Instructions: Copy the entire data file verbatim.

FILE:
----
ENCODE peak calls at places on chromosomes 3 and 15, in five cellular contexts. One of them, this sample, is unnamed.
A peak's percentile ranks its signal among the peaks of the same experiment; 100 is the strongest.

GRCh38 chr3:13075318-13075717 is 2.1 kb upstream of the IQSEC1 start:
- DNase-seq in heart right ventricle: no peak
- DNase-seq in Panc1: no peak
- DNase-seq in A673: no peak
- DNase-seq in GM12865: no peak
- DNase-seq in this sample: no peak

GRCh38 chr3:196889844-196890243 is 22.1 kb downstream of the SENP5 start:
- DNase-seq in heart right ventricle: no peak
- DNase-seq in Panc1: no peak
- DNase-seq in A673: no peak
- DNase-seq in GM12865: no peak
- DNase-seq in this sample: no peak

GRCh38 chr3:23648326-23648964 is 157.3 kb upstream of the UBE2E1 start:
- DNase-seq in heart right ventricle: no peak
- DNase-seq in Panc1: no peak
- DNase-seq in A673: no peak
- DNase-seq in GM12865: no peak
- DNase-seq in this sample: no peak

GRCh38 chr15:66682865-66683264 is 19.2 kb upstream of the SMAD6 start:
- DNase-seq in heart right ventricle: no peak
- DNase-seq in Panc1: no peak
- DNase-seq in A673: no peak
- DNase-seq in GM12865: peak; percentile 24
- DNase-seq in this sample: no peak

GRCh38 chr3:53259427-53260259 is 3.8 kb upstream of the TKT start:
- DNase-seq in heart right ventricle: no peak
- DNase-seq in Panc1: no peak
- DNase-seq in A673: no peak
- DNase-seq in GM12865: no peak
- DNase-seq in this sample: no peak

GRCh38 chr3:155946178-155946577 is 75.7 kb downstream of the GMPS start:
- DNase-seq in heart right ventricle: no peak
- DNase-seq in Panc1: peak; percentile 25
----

ENCODE peak calls at places on chromosomes 3 and 15, in five cellular contexts. One of them, this sample, is unnamed.
A peak's percentile ranks its signal among the peaks of the same experiment; 100 is the strongest.

GRCh38 chr3:13075318-13075717 is 2.1 kb upstream of the IQSEC1 start:
- DNase-seq in heart right ventricle: no peak
- DNase-seq in Panc1: no peak
- DNase-seq in A673: no peak
- DNase-seq in GM12865: no peak
- DNase-seq in this sample: no peak

GRCh38 chr3:196889844-196890243 is 22.1 kb downstream of the SENP5 start:
- DNase-seq in heart right ventricle: no peak
- DNase-seq in Panc1: no peak
- DNase-seq in A673: no peak
- DNase-seq in GM12865: no peak
- DNase-seq in this sample: no peak

GRCh38 chr3:23648326-23648964 is 157.3 kb upstream of the UBE2E1 start:
- DNase-seq in heart right ventricle: no peak
- DNase-seq in Panc1: no peak
- DNase-seq in A673: no peak
- DNase-seq in GM12865: no peak
- DNase-seq in this sample: no peak

GRCh38 chr15:66682865-66683264 is 19.2 kb upstream of the SMAD6 start:
- DNase-seq in heart right ventricle: no peak
- DNase-seq in Panc1: no peak
- DNase-seq in A673: no peak
- DNase-seq in GM12865: peak; percentile 24
- DNase-seq in this sample: no peak

GRCh38 chr3:53259427-53260259 is 3.8 kb upstream of the TKT start:
- DNase-seq in heart right ventricle: no peak
- DNase-seq in Panc1: no peak
- DNase-seq in A673: no peak
- DNase-seq in GM12865: no peak
- DNase-seq in this sample: no peak

GRCh38 chr3:155946178-155946577 is 75.7 kb downstream of the GMPS start:
- DNase-seq in heart right ventricle: no peak
- DNase-seq in Panc1: peak; percentile 25